Everyone has role models when it comes to living their vocations. As we’ve stated before, we want to share stories of people whose lives and celibate vocations have inspired us. We draw on historic examples as well as people we know currently living celibate vocations. Every celibate person provides insight into the unique textures of this type of vocation. Today, we would like to introduce our readers to Fr. Matthew Kelty.
Fr. Matthew (1915-2011) is best known as Fr. Thomas Merton’s confessor. Born Charles Richard Kelty Junior, he was ordained in 1946. He served as a missionary in Papua New Guinea from 1947 to 1951 and eventually made his way to the monastery at Gethsemani near Bardstown, Kentucky in 1960. He wrote an autobiographical spiritual reflection called Flute Song, where he described the processes of discernment being analogous to finding the song that lives in a flute. Readers can get a further glimpse into his spiritual wisdom by reading his homilies delivered at the monastery. After Fr. Matthew had reposed, news outlets took note of his essay entitled “Celibacy and the Gift of Gay” that appeared as an epilogue to My Song is of Mercy.
Lindsey first encountered Fr. Matthew’s story shortly after reading Wesley Hill’s Washed and Waiting. Lindsey felt that it did not deliver on it’s promise to discuss how gay Christians could experience God’s favor and blessing, and experienced a sense of sadness after reading it. But not two weeks later, Lindsey learned about Fr. Matthew and jumped to read more because “Celibacy and the Gift of Gay” seemed an entirely intriguing concept.
We find Fr. Matthew inspiring because he provided thoughtful spiritual guidance to his congregation while being openly gay. His homilies included organic references to issues within the gay community far before efforts to create inclusive churches. Many of his writings drip with wisdom. Consider, for example:
There are many kinds of men, there are many kinds of gay. There are many ways of explaining the genesis of what it is to be gay, just as there are many ways of living out that gift (pg. 256).
He describes how a celibate gay person can work on integrating his or her sexuality when he says:
For the gay must become comfortable with his being a human, two dimensional, tough and tender, strong and gentle. His search for wholeness is not a search for personality, but for Christ, who cannot be met by anything less than a person, let alone be loved. The love of God is possible in depth only to the whole person, at least the beginnings of one. From there on the limit is no limit (pg. 258).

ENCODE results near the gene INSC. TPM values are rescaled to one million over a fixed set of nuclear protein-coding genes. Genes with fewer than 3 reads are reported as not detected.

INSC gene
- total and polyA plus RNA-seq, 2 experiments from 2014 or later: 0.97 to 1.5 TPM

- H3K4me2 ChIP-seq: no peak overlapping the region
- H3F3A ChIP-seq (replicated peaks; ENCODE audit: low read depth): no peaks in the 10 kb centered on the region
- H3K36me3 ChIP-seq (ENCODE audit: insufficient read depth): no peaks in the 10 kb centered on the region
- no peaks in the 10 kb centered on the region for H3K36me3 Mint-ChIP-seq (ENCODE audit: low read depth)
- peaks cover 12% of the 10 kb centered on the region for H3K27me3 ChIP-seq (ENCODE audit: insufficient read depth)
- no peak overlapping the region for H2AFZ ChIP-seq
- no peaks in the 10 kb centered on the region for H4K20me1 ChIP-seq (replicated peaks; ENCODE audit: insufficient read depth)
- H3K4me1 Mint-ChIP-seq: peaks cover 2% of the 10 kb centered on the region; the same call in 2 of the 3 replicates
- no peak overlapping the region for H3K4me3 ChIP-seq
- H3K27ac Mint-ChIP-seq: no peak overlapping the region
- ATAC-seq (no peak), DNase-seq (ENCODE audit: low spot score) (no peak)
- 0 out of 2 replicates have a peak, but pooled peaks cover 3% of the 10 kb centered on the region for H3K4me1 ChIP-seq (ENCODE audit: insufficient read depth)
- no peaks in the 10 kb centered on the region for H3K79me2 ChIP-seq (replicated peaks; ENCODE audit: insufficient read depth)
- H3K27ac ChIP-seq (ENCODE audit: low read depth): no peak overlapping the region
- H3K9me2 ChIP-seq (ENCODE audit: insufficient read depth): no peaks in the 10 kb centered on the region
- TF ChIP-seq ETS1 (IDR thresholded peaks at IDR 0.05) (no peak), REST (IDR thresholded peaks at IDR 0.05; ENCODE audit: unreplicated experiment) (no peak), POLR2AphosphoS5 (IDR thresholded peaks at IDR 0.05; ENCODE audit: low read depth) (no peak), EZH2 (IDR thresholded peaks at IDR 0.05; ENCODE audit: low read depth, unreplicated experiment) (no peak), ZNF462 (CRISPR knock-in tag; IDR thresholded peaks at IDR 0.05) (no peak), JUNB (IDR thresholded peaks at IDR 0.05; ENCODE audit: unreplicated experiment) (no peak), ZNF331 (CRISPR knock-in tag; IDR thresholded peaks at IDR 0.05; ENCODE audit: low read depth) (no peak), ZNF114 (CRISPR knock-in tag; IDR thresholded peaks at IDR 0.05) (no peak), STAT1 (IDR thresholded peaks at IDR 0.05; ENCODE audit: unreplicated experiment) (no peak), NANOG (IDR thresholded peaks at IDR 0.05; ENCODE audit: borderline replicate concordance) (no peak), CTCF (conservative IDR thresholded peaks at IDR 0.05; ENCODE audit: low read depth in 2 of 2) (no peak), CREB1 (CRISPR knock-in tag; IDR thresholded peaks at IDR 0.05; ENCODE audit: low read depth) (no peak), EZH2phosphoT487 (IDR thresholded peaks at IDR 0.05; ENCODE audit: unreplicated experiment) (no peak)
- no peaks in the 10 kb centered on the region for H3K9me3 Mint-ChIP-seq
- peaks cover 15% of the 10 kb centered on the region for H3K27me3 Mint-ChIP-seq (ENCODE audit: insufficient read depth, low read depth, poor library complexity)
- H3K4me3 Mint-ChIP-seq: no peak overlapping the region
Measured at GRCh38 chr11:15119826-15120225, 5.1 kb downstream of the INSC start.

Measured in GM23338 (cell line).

His writings are challenging and include exhortations that would cause many people to question their received understanding of sexuality. His discussion of communal love is thought-provoking:
Communal love is a Godsend, be it formal or unstructured, yet only when men are free of the shackles that inhibit. And since those who tend to worry will worry here about sex, the answer is simple: sex is no problem. Love is. Where there is no love you can expect sex to emerge. All men want love, celibates too. Sex can be one way of loving, but it is absurd to say: no sex is no love, as absurd as saying sex is love (pg. 259).
It’s rather incredible to us that Fr. Matthew was writing these quotes in 1994.
Fr. Matthew had lived the majority of his life before he wrote “Celibacy and the Gift of Gay.” When Lindsey first read his essay, in addition to his autobiography and homilies, it became abundantly clear that Fr. Matthew saw himself integrating his sexuality rather than oppressing it. His tone was never in-your-face, but he wrote as a person fundamentally connected with himself through contemplative prayer. He reminded us of the importance of looking for people who have discovered how celibate vocations give life, even into our twilight years.
Trying to make sense of your celibate vocation can be hard when you are in your twenties. You have the bulk of your life still to live. It’s great to meet people old enough to be your grandparents or great-grandparents who are relishing in their celibate vocations. They’ve lived their lives and discerned their ways by asking difficult questions. Fr. Matthew lived through some pretty incredible times, but he came out at the end still singing about the celibate vocation. His song gives us a lot of hope.
Comment Policy: Please remember that we, and all others commenting on this blog, are people. Practice kindness. Practice generosity. Practice asking questions. Practice showing love. Practice being human. If your comment is rude, it will be deleted. If you are constantly negative, argumentative, or bullish, you will not be able to comment anymore. We are the sole moderators of the combox.